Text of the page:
Values of happiness

Harry Walker, Iza Kavedžija


How people conceive of happiness reveals much about who they are and the values they hold dear. The modern conception of happiness as private good feeling is the result of a long sequence of changes in dominant conceptions of the ends of life and of humanity’s place in the cosmos. This invites reflection on how the very vagueness of happiness can account for its powerful claim to render diverse values commensurable. In arguing for the importance of a critical, ethnographic approach to happiness— one concerned less with gauging how happy people are than with how happiness figures as an idea, mood, or motive in everyday life—we highlight its relationship to values, as well as questions of scope, virtue, and responsibility. Whether real or elusive, the pursuit of happiness structures time in specific ways and is largely other-oriented, insofar as one’s own happiness would seem best left in the hands of others.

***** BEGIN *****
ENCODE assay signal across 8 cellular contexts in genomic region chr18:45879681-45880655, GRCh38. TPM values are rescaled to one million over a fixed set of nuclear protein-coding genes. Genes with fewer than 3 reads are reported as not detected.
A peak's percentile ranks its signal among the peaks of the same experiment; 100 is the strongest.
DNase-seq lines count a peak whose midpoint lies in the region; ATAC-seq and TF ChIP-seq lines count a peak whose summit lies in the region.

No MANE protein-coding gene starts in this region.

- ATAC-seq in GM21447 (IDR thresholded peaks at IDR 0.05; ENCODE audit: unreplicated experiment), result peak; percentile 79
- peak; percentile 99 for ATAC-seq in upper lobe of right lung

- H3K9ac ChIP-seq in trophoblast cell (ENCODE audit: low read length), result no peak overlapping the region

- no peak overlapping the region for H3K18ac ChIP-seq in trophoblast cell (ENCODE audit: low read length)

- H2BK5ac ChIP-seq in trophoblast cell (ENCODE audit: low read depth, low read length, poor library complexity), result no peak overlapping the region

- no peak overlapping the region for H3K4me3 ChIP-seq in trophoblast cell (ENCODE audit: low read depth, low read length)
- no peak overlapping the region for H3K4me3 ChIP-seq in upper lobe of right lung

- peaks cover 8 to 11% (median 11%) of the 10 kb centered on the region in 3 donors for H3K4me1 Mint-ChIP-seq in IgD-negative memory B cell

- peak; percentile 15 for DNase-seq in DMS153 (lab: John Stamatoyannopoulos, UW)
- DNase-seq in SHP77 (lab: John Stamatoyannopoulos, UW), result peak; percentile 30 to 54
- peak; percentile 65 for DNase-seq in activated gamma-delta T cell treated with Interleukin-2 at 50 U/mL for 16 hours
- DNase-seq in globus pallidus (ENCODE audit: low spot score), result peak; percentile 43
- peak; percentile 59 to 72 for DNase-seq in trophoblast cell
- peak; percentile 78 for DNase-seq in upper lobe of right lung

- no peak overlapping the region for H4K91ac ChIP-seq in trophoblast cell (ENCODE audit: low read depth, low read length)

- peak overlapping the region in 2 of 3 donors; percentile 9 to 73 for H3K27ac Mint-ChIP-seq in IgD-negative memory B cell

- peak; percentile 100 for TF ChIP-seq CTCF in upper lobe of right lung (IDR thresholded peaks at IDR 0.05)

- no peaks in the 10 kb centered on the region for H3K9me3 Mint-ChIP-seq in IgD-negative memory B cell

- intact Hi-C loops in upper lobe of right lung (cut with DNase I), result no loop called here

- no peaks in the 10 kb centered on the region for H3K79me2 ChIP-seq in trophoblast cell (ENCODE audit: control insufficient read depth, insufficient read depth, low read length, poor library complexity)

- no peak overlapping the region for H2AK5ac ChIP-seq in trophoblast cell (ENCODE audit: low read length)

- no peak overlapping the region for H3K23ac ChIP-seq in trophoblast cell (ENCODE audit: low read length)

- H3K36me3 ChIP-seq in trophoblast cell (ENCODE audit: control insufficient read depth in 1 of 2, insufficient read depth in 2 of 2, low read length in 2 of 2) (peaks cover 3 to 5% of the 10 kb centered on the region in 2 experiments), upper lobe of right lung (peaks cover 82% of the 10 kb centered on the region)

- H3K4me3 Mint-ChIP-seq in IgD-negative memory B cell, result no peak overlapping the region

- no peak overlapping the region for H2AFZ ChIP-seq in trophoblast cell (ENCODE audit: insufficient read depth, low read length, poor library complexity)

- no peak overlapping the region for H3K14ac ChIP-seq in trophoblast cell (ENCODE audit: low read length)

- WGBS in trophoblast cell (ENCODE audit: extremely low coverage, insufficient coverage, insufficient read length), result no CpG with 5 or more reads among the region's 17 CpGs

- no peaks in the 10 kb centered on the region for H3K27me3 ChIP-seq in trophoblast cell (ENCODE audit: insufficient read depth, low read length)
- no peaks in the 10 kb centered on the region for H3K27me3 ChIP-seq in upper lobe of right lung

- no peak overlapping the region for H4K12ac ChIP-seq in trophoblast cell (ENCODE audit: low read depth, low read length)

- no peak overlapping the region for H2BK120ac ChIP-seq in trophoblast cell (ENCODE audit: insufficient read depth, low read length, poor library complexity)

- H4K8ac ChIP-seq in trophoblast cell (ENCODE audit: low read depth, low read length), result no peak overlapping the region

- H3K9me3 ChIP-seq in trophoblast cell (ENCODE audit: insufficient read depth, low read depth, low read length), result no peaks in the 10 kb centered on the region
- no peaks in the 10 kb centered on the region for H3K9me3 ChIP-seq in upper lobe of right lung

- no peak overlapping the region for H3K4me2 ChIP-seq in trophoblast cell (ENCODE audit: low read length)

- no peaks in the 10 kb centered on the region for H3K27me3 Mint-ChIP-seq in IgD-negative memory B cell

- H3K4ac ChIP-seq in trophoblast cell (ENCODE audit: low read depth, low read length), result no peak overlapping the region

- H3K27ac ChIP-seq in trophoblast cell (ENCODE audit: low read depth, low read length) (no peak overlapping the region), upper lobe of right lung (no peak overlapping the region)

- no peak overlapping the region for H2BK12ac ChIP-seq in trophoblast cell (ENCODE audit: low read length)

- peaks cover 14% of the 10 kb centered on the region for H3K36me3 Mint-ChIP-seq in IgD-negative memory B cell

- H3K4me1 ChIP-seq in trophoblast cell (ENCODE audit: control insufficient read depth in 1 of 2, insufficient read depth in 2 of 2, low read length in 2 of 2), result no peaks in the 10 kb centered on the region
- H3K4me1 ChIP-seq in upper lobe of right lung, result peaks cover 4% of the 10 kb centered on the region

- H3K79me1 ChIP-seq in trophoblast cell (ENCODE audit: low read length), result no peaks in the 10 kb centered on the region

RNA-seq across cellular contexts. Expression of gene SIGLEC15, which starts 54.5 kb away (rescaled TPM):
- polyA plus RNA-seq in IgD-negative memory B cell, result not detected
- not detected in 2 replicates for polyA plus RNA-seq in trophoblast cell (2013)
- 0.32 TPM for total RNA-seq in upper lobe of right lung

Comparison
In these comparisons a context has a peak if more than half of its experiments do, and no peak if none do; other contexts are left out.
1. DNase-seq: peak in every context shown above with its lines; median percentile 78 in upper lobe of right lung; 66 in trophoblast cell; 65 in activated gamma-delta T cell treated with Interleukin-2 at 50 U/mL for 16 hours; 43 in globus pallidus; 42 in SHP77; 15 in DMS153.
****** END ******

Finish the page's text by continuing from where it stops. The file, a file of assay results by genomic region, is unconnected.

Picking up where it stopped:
happiness, values, moral judgment, wellbeing, moral moods, purpose in life, temporality

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DOI: https://doi.org/10.14318/hau5.3.002